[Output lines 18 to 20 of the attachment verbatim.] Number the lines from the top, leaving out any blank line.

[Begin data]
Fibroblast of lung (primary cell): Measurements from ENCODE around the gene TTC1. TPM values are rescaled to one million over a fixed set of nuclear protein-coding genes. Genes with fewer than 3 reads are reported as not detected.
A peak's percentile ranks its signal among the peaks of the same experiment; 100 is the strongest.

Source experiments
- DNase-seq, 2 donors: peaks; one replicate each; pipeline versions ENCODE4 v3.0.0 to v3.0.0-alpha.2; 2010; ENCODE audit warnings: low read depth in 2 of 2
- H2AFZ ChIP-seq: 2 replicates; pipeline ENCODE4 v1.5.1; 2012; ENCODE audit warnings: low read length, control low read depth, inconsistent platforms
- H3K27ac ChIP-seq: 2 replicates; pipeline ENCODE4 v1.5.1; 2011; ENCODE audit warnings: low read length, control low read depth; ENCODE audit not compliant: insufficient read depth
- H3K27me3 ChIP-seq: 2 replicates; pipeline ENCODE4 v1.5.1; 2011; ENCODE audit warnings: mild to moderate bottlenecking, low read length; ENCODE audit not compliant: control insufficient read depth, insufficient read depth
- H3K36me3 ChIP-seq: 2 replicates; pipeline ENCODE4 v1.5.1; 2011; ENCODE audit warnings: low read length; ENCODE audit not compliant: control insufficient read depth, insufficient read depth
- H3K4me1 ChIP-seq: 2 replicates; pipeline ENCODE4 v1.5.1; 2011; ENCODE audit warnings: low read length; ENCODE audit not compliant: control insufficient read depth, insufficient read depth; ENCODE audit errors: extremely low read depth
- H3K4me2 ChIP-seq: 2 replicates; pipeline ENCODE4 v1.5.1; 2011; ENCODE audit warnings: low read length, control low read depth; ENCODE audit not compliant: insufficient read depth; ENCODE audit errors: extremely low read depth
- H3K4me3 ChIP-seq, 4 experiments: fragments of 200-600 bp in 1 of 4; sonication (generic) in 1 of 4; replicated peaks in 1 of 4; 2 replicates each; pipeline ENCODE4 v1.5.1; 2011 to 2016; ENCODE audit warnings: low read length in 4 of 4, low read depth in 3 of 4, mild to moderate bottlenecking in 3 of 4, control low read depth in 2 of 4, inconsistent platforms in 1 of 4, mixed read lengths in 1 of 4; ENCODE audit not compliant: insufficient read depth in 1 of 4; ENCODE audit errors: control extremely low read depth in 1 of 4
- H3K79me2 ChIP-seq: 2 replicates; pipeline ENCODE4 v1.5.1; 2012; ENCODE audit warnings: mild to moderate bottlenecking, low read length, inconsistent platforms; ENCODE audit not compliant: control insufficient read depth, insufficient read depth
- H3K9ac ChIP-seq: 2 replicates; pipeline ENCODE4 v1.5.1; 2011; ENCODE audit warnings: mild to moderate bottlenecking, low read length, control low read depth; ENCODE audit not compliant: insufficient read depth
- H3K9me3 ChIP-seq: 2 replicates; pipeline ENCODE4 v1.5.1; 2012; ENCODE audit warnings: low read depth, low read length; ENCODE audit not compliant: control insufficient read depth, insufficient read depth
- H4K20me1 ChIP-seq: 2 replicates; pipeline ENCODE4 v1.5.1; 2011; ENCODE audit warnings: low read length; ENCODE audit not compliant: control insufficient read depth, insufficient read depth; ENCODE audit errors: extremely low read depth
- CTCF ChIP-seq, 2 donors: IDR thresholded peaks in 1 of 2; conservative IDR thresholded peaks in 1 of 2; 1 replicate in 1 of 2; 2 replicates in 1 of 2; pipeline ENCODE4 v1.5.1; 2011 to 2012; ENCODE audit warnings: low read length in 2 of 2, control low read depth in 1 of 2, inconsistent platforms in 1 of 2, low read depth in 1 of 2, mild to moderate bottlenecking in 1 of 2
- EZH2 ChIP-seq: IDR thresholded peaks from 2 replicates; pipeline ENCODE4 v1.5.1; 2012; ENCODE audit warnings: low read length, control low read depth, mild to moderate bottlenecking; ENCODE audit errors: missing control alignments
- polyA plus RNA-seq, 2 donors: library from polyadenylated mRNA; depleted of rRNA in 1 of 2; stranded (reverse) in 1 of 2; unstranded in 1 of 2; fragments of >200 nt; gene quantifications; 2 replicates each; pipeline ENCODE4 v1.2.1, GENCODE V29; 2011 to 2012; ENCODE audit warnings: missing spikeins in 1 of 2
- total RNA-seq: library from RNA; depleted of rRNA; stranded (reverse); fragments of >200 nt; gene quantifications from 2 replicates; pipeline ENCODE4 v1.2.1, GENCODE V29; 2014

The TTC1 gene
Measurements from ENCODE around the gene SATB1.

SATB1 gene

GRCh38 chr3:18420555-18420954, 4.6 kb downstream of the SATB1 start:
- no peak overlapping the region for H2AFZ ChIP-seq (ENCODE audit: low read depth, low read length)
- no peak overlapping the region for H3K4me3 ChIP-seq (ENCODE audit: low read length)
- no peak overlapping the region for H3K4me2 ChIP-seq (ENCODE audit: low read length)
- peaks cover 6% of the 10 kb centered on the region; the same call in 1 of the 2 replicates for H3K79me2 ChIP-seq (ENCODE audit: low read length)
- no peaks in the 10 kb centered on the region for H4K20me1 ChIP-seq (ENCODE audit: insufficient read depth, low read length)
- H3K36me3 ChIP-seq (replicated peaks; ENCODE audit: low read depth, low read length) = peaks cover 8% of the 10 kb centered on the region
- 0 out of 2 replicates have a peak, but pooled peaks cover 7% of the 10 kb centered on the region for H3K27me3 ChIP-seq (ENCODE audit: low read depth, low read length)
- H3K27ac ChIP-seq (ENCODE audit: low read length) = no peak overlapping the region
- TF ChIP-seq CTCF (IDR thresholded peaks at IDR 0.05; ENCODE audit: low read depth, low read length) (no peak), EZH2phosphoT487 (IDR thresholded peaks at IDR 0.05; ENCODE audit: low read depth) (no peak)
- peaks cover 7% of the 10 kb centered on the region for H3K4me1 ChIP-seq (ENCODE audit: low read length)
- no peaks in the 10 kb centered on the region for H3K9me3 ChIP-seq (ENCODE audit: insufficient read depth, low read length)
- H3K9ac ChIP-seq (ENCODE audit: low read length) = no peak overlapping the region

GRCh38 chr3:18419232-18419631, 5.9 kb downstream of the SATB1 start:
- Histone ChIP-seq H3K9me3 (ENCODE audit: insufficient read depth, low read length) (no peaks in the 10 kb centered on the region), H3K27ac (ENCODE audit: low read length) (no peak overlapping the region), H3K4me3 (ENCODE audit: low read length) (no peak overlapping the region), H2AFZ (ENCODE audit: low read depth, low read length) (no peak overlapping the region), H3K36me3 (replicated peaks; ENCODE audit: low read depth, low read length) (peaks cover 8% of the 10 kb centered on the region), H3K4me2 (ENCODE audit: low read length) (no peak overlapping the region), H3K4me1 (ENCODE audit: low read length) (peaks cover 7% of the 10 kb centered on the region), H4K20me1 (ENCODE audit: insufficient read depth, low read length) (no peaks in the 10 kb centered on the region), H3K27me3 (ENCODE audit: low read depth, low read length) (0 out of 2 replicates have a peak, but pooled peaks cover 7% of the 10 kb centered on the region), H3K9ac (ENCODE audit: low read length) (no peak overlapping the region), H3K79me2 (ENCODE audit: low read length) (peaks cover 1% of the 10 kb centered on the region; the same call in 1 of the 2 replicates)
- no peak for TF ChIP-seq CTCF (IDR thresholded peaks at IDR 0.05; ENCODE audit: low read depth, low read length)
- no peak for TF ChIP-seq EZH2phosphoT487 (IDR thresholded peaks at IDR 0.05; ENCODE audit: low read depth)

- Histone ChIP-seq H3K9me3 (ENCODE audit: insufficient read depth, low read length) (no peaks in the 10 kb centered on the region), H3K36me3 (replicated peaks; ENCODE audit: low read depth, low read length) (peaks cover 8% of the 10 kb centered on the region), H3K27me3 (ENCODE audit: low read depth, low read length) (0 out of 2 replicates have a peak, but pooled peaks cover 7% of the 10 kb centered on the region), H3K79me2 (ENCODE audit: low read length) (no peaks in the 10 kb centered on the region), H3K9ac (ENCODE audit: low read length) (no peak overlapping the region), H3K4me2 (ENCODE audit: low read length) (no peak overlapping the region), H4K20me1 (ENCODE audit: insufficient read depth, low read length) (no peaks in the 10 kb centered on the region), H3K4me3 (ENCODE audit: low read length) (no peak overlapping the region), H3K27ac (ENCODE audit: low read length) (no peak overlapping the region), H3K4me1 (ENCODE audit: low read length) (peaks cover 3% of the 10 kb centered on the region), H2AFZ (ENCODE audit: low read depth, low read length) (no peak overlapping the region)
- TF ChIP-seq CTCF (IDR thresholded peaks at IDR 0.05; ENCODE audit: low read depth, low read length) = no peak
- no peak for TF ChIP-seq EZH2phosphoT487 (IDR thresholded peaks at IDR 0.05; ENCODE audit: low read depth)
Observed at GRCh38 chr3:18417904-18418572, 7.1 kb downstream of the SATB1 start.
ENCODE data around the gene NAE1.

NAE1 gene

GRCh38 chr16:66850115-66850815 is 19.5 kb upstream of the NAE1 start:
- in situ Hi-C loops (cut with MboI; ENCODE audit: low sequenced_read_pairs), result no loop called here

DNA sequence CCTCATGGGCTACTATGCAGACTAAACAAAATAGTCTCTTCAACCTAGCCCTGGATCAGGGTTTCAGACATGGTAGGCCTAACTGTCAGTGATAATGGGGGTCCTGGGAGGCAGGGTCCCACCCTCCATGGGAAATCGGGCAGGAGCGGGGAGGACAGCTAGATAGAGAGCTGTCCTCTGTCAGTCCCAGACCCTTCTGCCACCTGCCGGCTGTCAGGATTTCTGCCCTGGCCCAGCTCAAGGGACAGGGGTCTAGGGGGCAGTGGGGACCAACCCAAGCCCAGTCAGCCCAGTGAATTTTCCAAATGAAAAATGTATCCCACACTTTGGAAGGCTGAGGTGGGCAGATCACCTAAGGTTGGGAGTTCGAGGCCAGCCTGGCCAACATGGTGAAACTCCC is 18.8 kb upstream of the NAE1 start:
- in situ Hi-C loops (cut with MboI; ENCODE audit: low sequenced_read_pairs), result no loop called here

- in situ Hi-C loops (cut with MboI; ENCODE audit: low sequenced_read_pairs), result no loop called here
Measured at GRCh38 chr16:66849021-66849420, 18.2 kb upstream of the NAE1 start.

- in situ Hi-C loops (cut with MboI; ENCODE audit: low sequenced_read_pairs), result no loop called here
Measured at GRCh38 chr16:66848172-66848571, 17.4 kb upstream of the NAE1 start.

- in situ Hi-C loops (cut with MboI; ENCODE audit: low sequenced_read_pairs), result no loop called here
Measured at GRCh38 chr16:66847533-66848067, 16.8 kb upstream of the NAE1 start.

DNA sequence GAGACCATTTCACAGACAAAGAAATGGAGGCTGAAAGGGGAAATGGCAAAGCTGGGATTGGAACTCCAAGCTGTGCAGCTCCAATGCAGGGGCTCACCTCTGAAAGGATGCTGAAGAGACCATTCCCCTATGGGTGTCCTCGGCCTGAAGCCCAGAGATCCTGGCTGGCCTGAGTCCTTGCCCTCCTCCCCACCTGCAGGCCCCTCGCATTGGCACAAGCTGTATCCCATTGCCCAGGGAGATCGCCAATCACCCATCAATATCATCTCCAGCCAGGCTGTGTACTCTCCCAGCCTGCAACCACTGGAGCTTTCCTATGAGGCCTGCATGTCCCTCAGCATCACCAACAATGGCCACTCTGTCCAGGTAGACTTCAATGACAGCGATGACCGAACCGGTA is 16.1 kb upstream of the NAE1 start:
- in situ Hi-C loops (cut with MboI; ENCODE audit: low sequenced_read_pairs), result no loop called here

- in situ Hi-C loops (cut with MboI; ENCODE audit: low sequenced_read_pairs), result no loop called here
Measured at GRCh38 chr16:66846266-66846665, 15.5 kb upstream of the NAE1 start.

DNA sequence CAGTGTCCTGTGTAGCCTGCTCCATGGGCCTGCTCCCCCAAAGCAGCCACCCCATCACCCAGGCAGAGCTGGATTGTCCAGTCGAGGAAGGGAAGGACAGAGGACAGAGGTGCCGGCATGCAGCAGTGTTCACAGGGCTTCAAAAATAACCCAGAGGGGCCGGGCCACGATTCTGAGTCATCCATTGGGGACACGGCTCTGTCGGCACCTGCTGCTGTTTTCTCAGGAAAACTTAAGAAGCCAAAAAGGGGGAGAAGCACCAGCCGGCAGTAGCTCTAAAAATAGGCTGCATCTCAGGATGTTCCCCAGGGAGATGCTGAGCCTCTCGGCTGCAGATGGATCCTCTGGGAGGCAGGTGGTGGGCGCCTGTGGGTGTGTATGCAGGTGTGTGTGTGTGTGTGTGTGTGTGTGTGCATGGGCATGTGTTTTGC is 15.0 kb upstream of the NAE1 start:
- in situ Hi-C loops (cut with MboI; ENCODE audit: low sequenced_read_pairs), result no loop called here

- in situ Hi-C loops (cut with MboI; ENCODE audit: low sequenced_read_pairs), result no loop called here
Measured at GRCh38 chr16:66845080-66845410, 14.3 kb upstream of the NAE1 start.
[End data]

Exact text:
- polyA plus RNA-seq, 2 donors: library from polyadenylated mRNA; depleted of rRNA in 1 of 2; stranded (reverse) in 1 of 2; unstranded in 1 of 2; fragments of >200 nt; gene quantifications; 2 replicates each; pipeline ENCODE4 v1.2.1, GENCODE V29; 2011 to 2012; ENCODE audit warnings: missing spikeins in 1 of 2
- total RNA-seq: library from RNA; depleted of rRNA; stranded (reverse); fragments of >200 nt; gene quantifications from 2 replicates; pipeline ENCODE4 v1.2.1, GENCODE V29; 2014

The TTC1 gene